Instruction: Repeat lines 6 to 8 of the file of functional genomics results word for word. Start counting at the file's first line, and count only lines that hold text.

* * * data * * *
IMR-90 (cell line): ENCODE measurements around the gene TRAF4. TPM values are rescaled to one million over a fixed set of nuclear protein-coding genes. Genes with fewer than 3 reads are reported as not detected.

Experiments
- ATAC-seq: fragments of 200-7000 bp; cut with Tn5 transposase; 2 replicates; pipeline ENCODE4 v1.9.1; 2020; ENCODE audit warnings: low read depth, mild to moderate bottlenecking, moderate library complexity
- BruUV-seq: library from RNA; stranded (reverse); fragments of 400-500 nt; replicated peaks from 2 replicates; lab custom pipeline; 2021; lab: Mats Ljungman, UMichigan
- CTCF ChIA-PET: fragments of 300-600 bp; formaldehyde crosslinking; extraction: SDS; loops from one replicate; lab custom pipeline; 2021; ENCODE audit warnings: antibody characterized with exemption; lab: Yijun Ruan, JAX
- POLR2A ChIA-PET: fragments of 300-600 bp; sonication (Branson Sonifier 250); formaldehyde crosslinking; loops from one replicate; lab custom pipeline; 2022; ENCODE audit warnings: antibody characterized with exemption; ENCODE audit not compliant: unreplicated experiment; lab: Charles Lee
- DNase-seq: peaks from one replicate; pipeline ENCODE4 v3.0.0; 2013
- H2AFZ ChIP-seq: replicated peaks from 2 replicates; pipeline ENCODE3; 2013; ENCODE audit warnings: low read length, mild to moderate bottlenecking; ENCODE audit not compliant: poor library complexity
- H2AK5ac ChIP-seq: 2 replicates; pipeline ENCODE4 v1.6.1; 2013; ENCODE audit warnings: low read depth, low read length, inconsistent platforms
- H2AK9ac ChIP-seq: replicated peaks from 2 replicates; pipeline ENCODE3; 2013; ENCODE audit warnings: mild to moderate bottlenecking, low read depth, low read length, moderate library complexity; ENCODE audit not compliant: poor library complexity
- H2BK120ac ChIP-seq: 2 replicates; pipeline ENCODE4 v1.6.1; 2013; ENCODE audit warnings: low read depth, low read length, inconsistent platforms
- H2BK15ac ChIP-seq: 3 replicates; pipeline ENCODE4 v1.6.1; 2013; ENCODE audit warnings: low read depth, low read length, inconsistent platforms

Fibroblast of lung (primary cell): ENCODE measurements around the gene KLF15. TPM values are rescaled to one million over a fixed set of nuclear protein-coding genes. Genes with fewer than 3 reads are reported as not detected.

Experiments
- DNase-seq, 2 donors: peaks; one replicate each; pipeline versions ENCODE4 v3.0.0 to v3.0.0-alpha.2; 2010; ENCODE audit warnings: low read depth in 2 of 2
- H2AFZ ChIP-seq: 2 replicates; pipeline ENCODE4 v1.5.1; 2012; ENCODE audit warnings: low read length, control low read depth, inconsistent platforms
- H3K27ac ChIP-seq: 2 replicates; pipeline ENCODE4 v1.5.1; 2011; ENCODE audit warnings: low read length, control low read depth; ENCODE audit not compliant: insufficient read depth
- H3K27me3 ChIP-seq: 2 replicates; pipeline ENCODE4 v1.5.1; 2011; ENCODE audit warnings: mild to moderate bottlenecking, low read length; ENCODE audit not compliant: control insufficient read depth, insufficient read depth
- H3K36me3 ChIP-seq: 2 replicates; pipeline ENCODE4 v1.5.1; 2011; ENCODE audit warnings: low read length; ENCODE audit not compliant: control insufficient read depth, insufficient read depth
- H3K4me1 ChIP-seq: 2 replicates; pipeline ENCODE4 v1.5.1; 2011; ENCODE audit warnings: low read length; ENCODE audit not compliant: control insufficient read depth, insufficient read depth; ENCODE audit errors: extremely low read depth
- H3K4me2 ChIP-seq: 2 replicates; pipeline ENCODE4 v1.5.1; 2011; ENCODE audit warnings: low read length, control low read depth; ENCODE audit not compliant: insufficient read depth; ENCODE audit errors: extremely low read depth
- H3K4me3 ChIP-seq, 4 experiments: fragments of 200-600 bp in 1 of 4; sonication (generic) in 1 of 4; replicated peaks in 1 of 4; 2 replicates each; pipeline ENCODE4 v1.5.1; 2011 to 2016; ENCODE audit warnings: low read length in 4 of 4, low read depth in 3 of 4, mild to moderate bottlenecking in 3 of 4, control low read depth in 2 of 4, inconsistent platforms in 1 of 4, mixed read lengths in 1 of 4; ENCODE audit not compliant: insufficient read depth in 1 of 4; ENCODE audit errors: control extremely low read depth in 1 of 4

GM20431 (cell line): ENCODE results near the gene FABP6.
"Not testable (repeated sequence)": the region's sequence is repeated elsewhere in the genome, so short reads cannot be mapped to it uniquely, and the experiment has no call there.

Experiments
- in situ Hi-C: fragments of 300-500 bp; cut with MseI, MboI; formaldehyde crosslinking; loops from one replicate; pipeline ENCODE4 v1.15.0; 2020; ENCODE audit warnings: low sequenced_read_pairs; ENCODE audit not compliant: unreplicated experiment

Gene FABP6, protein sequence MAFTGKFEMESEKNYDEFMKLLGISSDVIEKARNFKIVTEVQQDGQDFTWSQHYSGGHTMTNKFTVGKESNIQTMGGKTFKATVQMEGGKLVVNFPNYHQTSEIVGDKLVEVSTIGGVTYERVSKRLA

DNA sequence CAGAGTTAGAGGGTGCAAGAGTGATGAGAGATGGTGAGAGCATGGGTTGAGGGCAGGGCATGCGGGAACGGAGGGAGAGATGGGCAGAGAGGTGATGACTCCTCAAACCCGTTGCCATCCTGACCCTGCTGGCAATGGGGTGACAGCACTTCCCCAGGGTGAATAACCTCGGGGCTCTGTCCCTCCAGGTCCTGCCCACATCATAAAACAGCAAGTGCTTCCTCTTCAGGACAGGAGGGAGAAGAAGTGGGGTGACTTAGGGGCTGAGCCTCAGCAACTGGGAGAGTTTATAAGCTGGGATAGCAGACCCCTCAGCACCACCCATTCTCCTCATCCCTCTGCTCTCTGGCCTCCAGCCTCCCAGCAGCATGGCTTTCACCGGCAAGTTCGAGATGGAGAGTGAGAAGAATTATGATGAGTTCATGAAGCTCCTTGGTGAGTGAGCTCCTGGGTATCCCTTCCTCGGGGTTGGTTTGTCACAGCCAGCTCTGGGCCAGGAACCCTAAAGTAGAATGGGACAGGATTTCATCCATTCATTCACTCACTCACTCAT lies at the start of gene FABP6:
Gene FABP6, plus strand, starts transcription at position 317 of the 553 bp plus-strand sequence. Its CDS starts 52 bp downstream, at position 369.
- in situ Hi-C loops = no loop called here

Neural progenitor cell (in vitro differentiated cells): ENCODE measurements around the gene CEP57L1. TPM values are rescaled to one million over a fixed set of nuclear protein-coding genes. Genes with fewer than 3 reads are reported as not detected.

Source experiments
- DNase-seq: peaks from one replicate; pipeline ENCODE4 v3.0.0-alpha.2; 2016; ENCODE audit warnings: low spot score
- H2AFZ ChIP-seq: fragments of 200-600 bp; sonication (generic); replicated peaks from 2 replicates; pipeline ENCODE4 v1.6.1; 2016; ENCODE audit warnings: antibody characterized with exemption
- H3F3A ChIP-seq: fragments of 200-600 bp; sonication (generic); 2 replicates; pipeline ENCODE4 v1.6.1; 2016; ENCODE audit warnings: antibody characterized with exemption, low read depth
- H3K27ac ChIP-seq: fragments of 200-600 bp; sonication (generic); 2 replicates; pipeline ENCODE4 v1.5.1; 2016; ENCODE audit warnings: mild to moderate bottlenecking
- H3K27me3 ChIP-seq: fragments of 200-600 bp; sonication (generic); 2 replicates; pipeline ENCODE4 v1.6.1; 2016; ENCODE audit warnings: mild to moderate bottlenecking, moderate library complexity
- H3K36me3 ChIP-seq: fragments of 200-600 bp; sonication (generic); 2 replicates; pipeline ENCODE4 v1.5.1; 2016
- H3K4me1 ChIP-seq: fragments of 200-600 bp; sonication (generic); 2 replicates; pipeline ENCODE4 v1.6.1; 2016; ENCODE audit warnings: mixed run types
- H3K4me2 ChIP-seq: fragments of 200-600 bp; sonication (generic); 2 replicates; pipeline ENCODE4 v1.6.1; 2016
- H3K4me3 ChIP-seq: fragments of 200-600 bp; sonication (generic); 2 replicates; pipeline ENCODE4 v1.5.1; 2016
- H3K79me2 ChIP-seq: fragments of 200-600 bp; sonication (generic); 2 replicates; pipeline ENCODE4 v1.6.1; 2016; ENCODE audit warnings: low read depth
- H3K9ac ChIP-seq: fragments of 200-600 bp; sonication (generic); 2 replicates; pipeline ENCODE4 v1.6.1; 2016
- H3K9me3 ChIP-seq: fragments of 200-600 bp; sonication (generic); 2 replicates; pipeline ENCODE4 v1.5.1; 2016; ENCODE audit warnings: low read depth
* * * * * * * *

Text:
- POLR2A ChIA-PET: fragments of 300-600 bp; sonication (Branson Sonifier 250); formaldehyde crosslinking; loops from one replicate; lab custom pipeline; 2022; ENCODE audit warnings: antibody characterized with exemption; ENCODE audit not compliant: unreplicated experiment; lab: Charles Lee
- DNase-seq: peaks from one replicate; pipeline ENCODE4 v3.0.0; 2013
- H2AFZ ChIP-seq: replicated peaks from 2 replicates; pipeline ENCODE3; 2013; ENCODE audit warnings: low read length, mild to moderate bottlenecking; ENCODE audit not compliant: poor library complexity